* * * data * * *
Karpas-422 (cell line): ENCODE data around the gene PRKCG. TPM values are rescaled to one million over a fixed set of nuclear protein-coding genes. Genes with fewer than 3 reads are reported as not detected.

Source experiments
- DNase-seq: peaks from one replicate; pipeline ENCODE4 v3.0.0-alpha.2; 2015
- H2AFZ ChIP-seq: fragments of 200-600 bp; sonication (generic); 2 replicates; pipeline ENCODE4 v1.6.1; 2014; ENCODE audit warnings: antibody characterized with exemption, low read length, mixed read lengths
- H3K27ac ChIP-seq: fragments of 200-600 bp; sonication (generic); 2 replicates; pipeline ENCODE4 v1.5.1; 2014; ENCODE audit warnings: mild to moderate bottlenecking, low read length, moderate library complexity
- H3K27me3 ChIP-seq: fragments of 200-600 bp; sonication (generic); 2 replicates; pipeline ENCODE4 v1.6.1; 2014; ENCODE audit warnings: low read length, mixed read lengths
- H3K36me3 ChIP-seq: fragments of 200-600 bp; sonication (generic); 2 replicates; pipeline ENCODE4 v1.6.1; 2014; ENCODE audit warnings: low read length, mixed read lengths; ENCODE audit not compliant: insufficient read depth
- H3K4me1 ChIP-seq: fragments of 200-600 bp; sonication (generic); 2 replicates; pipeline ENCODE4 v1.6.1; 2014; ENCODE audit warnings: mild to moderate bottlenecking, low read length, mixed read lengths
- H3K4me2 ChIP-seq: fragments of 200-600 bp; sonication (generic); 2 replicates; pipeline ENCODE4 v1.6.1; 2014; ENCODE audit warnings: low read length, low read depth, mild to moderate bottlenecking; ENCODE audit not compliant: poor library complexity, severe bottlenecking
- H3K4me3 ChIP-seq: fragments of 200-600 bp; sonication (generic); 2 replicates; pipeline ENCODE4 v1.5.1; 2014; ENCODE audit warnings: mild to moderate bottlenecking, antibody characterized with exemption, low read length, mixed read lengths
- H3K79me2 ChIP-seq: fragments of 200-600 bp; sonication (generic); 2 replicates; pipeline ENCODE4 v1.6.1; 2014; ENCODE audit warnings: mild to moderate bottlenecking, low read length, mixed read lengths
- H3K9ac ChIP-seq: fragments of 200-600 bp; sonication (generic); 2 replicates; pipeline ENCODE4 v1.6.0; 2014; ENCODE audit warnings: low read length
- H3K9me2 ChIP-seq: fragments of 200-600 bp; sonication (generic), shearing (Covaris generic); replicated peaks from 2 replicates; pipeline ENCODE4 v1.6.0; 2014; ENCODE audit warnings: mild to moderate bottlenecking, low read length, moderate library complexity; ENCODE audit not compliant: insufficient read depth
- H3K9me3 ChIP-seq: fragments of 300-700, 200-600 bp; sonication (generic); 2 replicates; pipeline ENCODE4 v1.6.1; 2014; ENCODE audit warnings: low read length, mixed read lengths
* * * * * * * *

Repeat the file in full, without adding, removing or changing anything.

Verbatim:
Karpas-422 (cell line): ENCODE data around the gene PRKCG. TPM values are rescaled to one million over a fixed set of nuclear protein-coding genes. Genes with fewer than 3 reads are reported as not detected.

Source experiments
- DNase-seq: peaks from one replicate; pipeline ENCODE4 v3.0.0-alpha.2; 2015
- H2AFZ ChIP-seq: fragments of 200-600 bp; sonication (generic); 2 replicates; pipeline ENCODE4 v1.6.1; 2014; ENCODE audit warnings: antibody characterized with exemption, low read length, mixed read lengths
- H3K27ac ChIP-seq: fragments of 200-600 bp; sonication (generic); 2 replicates; pipeline ENCODE4 v1.5.1; 2014; ENCODE audit warnings: mild to moderate bottlenecking, low read length, moderate library complexity
- H3K27me3 ChIP-seq: fragments of 200-600 bp; sonication (generic); 2 replicates; pipeline ENCODE4 v1.6.1; 2014; ENCODE audit warnings: low read length, mixed read lengths
- H3K36me3 ChIP-seq: fragments of 200-600 bp; sonication (generic); 2 replicates; pipeline ENCODE4 v1.6.1; 2014; ENCODE audit warnings: low read length, mixed read lengths; ENCODE audit not compliant: insufficient read depth
- H3K4me1 ChIP-seq: fragments of 200-600 bp; sonication (generic); 2 replicates; pipeline ENCODE4 v1.6.1; 2014; ENCODE audit warnings: mild to moderate bottlenecking, low read length, mixed read lengths
- H3K4me2 ChIP-seq: fragments of 200-600 bp; sonication (generic); 2 replicates; pipeline ENCODE4 v1.6.1; 2014; ENCODE audit warnings: low read length, low read depth, mild to moderate bottlenecking; ENCODE audit not compliant: poor library complexity, severe bottlenecking
- H3K4me3 ChIP-seq: fragments of 200-600 bp; sonication (generic); 2 replicates; pipeline ENCODE4 v1.5.1; 2014; ENCODE audit warnings: mild to moderate bottlenecking, antibody characterized with exemption, low read length, mixed read lengths
- H3K79me2 ChIP-seq: fragments of 200-600 bp; sonication (generic); 2 replicates; pipeline ENCODE4 v1.6.1; 2014; ENCODE audit warnings: mild to moderate bottlenecking, low read length, mixed read lengths
- H3K9ac ChIP-seq: fragments of 200-600 bp; sonication (generic); 2 replicates; pipeline ENCODE4 v1.6.0; 2014; ENCODE audit warnings: low read length
- H3K9me2 ChIP-seq: fragments of 200-600 bp; sonication (generic), shearing (Covaris generic); replicated peaks from 2 replicates; pipeline ENCODE4 v1.6.0; 2014; ENCODE audit warnings: mild to moderate bottlenecking, low read length, moderate library complexity; ENCODE audit not compliant: insufficient read depth
- H3K9me3 ChIP-seq: fragments of 300-700, 200-600 bp; sonication (generic); 2 replicates; pipeline ENCODE4 v1.6.1; 2014; ENCODE audit warnings: low read length, mixed read lengths